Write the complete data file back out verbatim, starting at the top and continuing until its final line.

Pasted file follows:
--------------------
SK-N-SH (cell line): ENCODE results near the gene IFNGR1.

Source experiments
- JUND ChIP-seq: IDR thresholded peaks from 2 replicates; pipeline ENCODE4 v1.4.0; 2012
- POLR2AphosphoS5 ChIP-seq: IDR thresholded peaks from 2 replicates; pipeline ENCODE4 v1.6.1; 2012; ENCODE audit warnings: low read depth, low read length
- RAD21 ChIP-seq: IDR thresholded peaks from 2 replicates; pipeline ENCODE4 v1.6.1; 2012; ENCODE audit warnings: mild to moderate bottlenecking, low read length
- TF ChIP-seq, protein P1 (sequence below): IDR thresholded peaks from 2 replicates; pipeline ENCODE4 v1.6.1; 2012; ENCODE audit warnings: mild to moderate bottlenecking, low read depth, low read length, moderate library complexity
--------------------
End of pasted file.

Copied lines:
SK-N-SH (cell line): ENCODE results near the gene IFNGR1.

Source experiments
- JUND ChIP-seq: IDR thresholded peaks from 2 replicates; pipeline ENCODE4 v1.4.0; 2012
- POLR2AphosphoS5 ChIP-seq: IDR thresholded peaks from 2 replicates; pipeline ENCODE4 v1.6.1; 2012; ENCODE audit warnings: low read depth, low read length
- RAD21 ChIP-seq: IDR thresholded peaks from 2 replicates; pipeline ENCODE4 v1.6.1; 2012; ENCODE audit warnings: mild to moderate bottlenecking, low read length
- TF ChIP-seq, protein P1 (sequence below): IDR thresholded peaks from 2 replicates; pipeline ENCODE4 v1.6.1; 2012; ENCODE audit warnings: mild to moderate bottlenecking, low read depth, low read length, moderate library complexity